1. Believe in yourself
Nikki King was the world’s first female managing director of a truck manufacturer when she took over at Isuzu UK, so sure knows her stuff. ‘Have confidence in your abilities,’ was her advice to delegates at Inspiring Women Birmingham on Thursday. ‘The male world doesn’t like modesty – it sees it as a sign of weakness.’ A practical way to make that happen? ‘If you have a bright idea follow it up with a confirmation email so everyone knows it was yours.’
2. Say no
Dragon’s Den’s Sarah Willingham said women tend to take on too much. ‘No is a very underused word and is an extremely powerful word,’ the serial entrepreneur said.
3. Be aware of your own assumptions
‘When I walked out of my job, I thought I’d never be able to afford another baby,’ Jericho Chambers partner and MT contributing editor Christine Armstrong said - now she’s had a third. ‘That was a barrier I’d created’.
4. Embrace your minority status
‘Ladies we are different because we are the minority in business,’ Forensic Pathways founder and CEO Deobrah Leary told the conference. ‘People remember us.’ Being a woman was ‘the biggest strength I had when I started the company,’ she said.
5. Don’t be afraid to fail
The fear of failure is a typically British trait – especially among women. But getting over it isn’t easy, even for uber-successful entrepreneurs. ‘The most challenging thing for me has been managing what goes on in my own head,’ said Zaggora and Bijoux Place founder Dessi Bell.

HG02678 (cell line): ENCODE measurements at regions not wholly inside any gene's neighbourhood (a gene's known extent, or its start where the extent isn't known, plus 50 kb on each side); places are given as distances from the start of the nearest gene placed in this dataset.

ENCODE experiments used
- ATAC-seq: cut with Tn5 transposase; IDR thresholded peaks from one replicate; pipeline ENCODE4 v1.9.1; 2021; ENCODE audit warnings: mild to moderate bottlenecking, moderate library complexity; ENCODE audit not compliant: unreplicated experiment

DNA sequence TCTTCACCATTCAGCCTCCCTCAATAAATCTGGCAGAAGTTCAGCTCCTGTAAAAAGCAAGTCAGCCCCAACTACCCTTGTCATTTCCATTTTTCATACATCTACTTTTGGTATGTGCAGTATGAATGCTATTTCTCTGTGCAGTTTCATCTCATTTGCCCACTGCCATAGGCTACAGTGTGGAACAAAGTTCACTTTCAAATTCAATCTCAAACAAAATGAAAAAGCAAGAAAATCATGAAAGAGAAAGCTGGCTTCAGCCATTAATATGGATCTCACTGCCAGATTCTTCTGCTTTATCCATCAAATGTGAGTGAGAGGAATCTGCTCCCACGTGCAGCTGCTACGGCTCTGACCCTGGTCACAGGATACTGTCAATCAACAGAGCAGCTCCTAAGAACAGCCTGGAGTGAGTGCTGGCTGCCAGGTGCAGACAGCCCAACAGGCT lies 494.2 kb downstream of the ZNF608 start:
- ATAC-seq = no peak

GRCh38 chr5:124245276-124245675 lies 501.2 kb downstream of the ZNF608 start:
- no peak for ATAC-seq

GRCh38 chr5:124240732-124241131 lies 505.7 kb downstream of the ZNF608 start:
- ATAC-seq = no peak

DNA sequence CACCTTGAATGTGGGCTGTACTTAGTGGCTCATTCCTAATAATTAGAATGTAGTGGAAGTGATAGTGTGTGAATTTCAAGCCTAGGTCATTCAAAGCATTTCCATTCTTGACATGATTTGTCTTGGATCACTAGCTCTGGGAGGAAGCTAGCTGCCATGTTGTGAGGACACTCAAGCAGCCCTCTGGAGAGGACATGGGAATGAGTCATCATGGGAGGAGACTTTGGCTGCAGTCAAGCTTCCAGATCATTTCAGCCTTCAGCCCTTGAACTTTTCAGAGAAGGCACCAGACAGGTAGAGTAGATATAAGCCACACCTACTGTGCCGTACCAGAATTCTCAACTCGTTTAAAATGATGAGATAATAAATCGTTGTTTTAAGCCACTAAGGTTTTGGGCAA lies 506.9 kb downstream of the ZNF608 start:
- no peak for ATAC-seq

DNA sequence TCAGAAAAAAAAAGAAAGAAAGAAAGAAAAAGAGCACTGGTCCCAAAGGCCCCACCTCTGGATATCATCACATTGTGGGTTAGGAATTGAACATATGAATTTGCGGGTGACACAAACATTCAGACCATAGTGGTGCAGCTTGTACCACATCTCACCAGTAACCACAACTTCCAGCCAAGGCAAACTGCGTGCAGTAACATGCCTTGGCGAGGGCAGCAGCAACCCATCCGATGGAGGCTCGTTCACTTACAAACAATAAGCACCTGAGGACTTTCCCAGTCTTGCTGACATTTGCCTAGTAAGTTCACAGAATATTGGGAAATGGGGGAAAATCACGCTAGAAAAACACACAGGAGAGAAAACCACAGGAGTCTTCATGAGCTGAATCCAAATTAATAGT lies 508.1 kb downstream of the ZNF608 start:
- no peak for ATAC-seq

Be selective. Think about why you’re doing it. Make sure you build your internal network. But most importantly don’t do it ‘gratuitously’ – ‘think about what you can offer,’ advised KPMG vice chairman and 30% Club founding member Melanie Richards.
7. Love what you do
‘It’s determination and loving what you do that are the most important things,’ said textiles entrepreneur Jan Constantine. ‘It’s literally about find exciting things that engage me,’ BBC Childrens’ director Alice Hill said (definitely not jealous). And that means you do your best work. ‘If you strive for excellence people notice it,’ said Richards.
8. Tell everyone what you want
But people also need to know if you want more. ‘Think about whether people are clear you are ambitious,’ Richards advised aspiring businesswomen. ‘People make a lot of assumptions, particularly about women.’
9. Look after yourself
There are five pillars in a ‘thriving’ life, according to Gallup consultant Karina Govindji: purpose at work, meaningful time with family and friends, financial stability, physical wellbeing and giving back to the community. That’s not necessarily easy for everyone to achieve - but it’s not a bad set of goals.
10. And don’t be Regina George
You may have made it to the top, but there could be other women who deserve that tap on the shoulder but keep getting passed over. So, as FDS chief executive Jo Haigh said, ‘Don’t forget to send the elevator back down.’ And for those who don’t want to be a Mean Girl, take heed of King’s wise words: ‘Don’t let the Queen Bee syndrome get you.’